Westerdijk Institute 2020 Spring Symposium, “Rise
of the Fungi”
Venue: KNAW (Royal Dutch Academy of Arts
and Sciences) Amsterdam
Session 1: Plant Health:
fungi and climate change. Chair:
Session 2: Fungi and food security: a rising global
Jos Houbraken [font]
Session 3: Human health:
fungi on the move. Chair: Ferry Hagen
Session 4: Taxa, from
Lineus to Genomes. Chair:
Johanna Westerdijk & Josef von Arx Awards
Session 5: Fungal
applications: metabolites and enzymes. Chair: Jérôme Collemare
Session 6: Fungal
evolution and ecology. Chair: Teun Boekhout
Session 7: Fungal
genomes and taxonomy. Chair: Ronald de Vries
Session 8: Nagoya
and DSI. Chair:
Defense of Yu Pei Tan
Thursday the 9th of May, Yu Pei Tan, student in the
Phytopathology research group of Pedro Crous, will defend her thesis. The
defense takes place in the Academy Building (Akademiegebouw) of the University
of Utrecht. Thesis title: Taxonomy and biodiversity of plant pathogenic fungi
The research presented in this thesis
examines the taxonomy and biodiversity of living cultures from the Queensland
Plant Pathology Herbarium, Australia’s largest collection of phytopathogenic
fungi. Australia is a nation that has remained free of many serious plant pests
and diseases that are found in many other parts of the world. This is due to
Australia’s geographical isolation as well as over a century of effective plant
biosecurity measures. The Australian biosecurity system is multilayered. One
such layer is the host-pathogen checklists and databases, which is sometimes
evidenced by specimens, such as living cultures.
The research showed that many of the
names used for the fungi examined were incongruent with modern taxonomy, and
uncovered an incredible diversity within the culture collection. New insights
from this thesis will influence future research in the taxonomy and
biodiversity of other underrepresented microfungi in Australia, and provide a
firm foundation for plant biosecurity in Australia.
Volume 92 of Studies in Mycology (March 2019) is now available.
This issue includes seven research papers
that deal with several important genera of fungal plant pathogens. Damm et al. revise the Colletotrichum dracaenophilum, C.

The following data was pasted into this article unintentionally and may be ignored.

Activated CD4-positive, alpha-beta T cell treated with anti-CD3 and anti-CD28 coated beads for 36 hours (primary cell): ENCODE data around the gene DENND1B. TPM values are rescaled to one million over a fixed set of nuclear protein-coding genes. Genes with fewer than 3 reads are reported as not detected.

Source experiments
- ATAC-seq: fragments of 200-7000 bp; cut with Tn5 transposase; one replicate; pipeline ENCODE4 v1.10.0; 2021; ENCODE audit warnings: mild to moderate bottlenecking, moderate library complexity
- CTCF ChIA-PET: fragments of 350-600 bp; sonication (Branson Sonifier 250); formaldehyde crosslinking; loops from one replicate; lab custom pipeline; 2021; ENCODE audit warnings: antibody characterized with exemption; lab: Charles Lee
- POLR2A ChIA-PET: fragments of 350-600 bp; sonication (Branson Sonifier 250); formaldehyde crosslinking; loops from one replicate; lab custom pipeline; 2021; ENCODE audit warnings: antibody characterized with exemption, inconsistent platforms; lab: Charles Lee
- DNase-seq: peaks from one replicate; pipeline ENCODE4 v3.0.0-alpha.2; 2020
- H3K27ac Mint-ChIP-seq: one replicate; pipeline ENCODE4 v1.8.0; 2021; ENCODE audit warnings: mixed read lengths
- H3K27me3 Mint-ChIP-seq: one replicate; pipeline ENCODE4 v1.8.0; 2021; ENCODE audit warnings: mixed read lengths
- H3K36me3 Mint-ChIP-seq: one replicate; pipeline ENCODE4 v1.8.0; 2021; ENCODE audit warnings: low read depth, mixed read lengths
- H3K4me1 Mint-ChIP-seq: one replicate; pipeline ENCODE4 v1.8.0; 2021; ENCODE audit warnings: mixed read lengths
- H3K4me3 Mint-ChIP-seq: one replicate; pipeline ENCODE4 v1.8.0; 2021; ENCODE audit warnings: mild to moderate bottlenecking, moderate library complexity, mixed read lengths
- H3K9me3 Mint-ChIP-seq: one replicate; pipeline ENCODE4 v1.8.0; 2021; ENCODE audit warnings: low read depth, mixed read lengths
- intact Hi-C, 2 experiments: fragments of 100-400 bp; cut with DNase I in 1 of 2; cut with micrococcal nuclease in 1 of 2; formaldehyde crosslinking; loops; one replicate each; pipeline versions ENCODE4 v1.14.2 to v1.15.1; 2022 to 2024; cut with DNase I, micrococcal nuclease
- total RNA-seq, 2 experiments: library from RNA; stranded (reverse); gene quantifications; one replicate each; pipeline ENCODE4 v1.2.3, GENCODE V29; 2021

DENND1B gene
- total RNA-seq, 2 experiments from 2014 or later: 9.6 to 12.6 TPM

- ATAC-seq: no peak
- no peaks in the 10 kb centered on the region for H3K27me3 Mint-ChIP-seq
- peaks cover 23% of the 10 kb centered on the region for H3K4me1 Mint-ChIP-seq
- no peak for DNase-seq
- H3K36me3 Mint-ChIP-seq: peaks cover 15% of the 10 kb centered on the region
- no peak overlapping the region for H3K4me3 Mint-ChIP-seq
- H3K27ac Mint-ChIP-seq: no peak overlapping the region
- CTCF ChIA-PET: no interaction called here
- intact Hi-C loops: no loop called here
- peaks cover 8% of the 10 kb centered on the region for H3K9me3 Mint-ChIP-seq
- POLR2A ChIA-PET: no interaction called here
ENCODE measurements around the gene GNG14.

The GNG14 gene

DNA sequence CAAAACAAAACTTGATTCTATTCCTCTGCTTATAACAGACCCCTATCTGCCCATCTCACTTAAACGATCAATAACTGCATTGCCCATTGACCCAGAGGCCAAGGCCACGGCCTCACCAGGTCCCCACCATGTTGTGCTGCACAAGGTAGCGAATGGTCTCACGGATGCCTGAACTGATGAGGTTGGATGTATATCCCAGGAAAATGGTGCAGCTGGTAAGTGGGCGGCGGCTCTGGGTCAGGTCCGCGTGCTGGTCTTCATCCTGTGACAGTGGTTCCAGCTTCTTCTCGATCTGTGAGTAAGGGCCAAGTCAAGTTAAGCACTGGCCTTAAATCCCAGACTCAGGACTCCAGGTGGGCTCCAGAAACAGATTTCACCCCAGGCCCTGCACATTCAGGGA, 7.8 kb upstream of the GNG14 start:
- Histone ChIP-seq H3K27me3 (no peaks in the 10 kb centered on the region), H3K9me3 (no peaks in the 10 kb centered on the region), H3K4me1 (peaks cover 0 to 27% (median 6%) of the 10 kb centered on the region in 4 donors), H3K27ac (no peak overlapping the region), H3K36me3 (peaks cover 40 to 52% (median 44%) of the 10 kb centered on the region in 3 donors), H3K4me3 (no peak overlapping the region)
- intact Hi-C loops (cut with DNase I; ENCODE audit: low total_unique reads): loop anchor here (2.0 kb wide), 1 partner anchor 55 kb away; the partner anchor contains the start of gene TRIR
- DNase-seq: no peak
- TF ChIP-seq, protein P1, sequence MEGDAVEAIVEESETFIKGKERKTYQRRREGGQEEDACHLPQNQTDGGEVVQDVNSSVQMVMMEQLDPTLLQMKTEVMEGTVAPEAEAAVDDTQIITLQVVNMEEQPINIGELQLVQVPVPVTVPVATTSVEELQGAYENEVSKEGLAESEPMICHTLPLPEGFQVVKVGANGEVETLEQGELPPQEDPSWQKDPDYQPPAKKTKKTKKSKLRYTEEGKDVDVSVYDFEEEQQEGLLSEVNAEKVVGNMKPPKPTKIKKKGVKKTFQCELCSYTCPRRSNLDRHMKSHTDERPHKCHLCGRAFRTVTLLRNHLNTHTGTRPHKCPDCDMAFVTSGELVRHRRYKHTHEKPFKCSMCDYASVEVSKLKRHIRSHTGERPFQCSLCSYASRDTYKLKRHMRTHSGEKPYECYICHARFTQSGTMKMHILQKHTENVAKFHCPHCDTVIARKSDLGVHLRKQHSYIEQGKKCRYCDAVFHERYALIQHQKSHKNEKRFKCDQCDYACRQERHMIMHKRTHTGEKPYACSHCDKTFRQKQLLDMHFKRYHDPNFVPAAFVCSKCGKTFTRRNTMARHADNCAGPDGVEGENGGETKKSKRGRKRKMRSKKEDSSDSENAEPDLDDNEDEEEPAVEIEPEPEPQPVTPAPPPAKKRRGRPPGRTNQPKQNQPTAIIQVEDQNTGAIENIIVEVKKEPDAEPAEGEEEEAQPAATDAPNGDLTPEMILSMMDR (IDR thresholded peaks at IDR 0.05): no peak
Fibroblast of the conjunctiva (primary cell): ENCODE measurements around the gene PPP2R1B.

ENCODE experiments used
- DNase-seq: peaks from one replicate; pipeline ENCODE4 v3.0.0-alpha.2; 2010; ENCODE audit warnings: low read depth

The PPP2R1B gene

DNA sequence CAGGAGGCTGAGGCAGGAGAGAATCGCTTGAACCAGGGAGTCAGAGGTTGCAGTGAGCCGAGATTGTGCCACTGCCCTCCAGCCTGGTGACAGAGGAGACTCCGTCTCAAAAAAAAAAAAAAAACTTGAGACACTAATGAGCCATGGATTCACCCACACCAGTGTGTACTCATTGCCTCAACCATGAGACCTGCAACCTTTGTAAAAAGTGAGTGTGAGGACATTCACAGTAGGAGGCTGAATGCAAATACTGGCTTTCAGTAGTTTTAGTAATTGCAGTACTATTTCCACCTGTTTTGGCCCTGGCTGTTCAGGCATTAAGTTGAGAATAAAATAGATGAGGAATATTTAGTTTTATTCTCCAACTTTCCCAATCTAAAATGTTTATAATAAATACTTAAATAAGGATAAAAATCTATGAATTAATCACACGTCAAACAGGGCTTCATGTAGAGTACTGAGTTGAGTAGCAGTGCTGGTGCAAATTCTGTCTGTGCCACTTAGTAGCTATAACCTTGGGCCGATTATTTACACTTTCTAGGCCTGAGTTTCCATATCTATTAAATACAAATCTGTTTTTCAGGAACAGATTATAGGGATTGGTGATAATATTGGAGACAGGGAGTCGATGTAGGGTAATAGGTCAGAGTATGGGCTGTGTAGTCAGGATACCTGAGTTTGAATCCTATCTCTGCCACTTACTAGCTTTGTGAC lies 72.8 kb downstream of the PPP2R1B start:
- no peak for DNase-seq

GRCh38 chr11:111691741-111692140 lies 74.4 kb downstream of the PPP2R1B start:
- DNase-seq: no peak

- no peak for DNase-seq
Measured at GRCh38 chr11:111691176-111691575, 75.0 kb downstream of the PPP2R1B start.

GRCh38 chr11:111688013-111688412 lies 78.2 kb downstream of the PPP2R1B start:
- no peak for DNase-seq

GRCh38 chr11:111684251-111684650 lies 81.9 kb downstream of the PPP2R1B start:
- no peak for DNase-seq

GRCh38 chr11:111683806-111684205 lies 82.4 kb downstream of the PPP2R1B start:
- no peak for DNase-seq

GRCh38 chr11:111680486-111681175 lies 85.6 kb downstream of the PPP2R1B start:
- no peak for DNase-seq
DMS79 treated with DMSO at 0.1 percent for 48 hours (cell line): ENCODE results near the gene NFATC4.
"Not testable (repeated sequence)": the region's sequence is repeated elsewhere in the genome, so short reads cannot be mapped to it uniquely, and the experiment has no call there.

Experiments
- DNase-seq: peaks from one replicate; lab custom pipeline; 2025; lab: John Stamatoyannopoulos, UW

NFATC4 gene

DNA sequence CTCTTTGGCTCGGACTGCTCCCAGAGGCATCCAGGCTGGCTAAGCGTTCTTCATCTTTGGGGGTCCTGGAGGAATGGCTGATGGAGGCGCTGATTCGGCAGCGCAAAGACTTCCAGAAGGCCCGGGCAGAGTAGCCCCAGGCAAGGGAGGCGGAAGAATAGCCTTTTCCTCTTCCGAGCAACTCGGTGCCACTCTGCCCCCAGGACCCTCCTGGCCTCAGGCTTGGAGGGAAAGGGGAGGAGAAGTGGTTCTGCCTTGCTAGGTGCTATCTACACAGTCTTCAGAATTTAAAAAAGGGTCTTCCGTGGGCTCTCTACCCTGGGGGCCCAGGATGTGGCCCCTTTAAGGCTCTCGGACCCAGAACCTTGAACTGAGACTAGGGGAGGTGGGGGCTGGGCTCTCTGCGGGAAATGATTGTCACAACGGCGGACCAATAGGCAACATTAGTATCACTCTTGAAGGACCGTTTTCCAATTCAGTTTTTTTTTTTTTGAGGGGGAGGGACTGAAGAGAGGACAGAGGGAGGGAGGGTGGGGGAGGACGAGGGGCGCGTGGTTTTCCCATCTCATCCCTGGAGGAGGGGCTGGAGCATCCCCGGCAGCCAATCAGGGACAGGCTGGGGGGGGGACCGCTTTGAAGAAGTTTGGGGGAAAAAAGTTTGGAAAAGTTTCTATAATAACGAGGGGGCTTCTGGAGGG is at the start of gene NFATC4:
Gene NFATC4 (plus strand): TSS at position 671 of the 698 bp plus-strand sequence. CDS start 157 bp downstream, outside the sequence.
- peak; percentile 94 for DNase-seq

magnum and C. orchidearum species
complexes, introducing 12 new species. Marin-Felix et al. revise 20 genera of phytopathogenic fungi, introducing 26
new species. Vu et al. release an
unprecedented large number of DNA barcodes for Fungi, namely 24 000 DNA barcode
sequences of 12 000 ex-type and manually validated ﬁlamentous fungal strains of
7 300 accepted species. Furthermore, the optimal identity thresholds to
discriminate ﬁlamentous fungal species were predicted as 99.6 % for ITS and
99.8 % for LSU. Maryani et al. deal
with the complex issue of Panama disease of banana, and formally name 11 new
species, introducing Fusarium
odoratissimum for what was formally known as Fusarium oxysporum f. sp. cubense (Foc), the causal agent of Fusarium wilt or Panama disease on banana. Fehrer et al. present a phylogenetic study of
the prominent ericoid mycorrhizal fungus Rhizoscyphus
ericae. Giraldo & Crous treat the Plectosphaerellaceae,
and resolve 22 genera in the family, including 12 new genera, 15 new species
and 10 new combinations. Liu et al.
treat the Sporocadaceae, finally
adding DNA sequence data to many genera of appendaged coelomycetes, resolving
23 known and introducing seven new genera and 51 new species.
3 (June 2019)
New and interesting Fungi In the latest issue of
Fungal Systematics and Evolution (FUSE). Volume 3, June 2019
Fungal Systematics and Evolution is an international,
peer-reviewed, open-access, full colour, fast-track journal. Papers will
include reviews, research articles, methodology papers, taxonomic monographs,
and the description of fungi. The journal strongly supports good practice
policies, and requires voucher specimens to be deposited in a fungarium,
cultures in long-term genetic resource collection, sequences in GenBank, alignments in TreeBASE, and
taxonomic novelties in MycoBank.
Atlas of Clinical Fungi
A new web-version of the Atlas of Clinical Fungi is available now! The Atlas is a benchmark for fungal diagnostics,
containing all 670 medically relevant fungi, illustrated with full-colour photo
plates, extended nomenclature, nearly 7000 references, and new chapters on
antifungal susceptibility and recommended treatment. Alternative name search
helps you to find any fungus that has ever been reported to cause human
infection. Automatic additions will soon provide histopathology, molecular
data, and novel species reported in recent literature.
The Atlas is a must for every clinical and veterinary laboratory.